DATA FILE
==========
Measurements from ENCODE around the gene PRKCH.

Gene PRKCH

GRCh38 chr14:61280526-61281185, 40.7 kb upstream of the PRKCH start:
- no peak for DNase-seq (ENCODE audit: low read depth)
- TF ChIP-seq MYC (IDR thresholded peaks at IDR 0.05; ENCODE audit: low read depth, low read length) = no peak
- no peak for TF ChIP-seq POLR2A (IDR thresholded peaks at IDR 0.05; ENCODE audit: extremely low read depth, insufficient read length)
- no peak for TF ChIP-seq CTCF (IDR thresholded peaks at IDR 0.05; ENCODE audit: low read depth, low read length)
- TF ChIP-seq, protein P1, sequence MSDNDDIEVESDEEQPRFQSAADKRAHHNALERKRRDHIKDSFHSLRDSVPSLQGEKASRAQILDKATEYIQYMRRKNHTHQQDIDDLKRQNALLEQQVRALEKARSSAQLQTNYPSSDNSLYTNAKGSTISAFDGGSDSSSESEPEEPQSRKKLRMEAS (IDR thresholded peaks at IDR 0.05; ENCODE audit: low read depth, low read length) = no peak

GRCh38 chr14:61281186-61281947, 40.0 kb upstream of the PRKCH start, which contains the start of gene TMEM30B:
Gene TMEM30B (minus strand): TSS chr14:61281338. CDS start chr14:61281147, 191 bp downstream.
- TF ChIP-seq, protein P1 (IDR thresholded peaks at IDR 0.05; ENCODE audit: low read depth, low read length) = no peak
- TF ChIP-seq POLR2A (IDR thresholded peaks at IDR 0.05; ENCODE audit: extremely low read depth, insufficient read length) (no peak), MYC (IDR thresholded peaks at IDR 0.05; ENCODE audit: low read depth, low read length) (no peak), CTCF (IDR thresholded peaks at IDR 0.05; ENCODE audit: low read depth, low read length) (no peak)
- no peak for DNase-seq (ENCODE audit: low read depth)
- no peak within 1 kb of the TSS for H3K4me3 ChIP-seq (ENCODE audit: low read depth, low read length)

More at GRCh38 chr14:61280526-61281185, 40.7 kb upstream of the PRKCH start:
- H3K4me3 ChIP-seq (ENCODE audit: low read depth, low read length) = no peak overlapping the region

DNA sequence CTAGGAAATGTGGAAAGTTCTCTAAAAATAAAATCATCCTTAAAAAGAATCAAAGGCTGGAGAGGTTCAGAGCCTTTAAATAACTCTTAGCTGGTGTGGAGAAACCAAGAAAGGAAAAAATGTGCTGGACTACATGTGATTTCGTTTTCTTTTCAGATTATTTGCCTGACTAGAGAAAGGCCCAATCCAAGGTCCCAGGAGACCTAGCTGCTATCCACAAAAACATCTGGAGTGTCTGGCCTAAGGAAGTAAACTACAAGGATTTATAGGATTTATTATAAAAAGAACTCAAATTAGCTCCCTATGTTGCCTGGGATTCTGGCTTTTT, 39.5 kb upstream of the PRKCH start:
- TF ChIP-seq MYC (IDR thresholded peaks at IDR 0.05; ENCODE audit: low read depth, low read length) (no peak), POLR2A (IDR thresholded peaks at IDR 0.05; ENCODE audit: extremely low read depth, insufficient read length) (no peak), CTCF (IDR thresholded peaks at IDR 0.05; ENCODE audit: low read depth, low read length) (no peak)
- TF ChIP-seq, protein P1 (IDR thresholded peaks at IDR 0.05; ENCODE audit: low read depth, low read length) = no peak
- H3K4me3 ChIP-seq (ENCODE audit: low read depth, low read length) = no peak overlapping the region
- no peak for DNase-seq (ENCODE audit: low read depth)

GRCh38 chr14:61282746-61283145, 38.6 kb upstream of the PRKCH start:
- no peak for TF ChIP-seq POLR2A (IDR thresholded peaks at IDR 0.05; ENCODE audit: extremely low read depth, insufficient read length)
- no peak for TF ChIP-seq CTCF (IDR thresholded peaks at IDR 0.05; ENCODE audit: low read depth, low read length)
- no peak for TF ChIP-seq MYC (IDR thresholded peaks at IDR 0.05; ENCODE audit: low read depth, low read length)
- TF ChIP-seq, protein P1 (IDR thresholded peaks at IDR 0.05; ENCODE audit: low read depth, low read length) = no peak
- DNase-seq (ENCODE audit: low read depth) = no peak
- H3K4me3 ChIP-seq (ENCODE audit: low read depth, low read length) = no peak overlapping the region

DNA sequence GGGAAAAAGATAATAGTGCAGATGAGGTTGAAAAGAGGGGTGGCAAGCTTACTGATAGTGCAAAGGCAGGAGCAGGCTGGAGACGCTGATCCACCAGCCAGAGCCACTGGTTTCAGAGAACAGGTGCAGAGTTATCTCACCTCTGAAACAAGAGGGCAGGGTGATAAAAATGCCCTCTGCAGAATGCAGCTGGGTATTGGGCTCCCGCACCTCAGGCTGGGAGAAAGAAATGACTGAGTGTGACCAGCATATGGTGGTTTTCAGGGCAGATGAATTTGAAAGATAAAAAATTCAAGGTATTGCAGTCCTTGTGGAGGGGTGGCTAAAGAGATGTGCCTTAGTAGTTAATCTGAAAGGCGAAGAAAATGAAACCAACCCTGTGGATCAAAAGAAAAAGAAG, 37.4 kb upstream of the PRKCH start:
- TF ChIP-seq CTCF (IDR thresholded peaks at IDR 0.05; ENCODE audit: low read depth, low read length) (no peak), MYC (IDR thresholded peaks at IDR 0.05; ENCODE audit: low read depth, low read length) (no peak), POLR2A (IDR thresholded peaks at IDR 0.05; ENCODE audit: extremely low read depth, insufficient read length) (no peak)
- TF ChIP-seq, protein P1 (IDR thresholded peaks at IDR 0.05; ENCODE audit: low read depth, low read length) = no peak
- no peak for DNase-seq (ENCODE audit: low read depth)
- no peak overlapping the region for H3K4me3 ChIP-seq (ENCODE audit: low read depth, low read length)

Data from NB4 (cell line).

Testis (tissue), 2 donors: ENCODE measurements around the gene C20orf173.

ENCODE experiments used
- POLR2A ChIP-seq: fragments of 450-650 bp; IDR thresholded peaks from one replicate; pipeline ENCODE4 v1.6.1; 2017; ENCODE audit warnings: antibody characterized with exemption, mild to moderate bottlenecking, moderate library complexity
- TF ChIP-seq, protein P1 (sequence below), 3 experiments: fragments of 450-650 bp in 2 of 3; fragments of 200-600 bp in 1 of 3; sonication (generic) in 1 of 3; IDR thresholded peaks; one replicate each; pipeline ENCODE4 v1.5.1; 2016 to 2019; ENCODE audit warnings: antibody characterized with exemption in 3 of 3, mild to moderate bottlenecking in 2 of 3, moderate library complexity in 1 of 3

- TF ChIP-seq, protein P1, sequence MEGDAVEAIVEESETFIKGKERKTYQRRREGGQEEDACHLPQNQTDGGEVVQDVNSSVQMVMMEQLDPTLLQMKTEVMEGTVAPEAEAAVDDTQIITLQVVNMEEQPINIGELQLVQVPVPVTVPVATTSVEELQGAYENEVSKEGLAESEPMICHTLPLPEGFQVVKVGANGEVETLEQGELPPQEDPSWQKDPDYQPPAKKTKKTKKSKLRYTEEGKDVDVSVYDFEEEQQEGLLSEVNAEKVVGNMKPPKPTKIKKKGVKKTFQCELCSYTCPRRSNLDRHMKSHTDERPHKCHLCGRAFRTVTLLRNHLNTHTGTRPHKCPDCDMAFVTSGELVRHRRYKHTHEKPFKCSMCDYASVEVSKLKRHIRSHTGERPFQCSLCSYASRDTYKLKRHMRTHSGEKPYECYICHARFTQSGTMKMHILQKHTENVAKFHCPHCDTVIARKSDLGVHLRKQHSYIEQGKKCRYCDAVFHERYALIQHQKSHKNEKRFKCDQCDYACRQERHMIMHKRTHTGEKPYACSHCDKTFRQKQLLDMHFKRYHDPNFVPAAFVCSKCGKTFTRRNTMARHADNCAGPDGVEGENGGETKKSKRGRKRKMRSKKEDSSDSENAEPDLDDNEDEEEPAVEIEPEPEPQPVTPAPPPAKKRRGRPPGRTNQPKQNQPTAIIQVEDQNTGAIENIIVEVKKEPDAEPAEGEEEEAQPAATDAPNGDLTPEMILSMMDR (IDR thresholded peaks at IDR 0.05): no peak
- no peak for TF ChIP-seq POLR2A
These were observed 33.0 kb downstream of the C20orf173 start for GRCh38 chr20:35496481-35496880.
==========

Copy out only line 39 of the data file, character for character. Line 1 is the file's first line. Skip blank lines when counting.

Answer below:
- TF ChIP-seq, protein P1, sequence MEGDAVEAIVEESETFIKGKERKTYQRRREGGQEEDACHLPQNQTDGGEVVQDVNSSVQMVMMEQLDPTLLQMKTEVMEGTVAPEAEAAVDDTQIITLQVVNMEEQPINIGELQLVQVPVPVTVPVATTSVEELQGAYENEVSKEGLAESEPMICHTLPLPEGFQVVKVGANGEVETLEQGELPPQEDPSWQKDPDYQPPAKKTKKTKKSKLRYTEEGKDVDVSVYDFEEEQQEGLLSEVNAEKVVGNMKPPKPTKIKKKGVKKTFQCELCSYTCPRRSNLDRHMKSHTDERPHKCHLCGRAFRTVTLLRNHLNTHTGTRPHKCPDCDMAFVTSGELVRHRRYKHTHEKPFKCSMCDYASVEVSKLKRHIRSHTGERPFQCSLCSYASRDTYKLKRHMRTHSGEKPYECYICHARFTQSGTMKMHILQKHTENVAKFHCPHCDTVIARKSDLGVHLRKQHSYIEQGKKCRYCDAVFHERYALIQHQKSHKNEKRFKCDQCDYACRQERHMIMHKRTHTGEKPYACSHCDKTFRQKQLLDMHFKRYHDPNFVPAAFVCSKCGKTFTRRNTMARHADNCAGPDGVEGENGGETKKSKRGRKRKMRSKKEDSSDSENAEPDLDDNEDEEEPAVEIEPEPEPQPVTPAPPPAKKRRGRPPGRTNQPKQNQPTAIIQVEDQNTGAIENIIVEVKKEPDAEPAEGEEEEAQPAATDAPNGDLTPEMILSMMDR (IDR thresholded peaks at IDR 0.05): no peak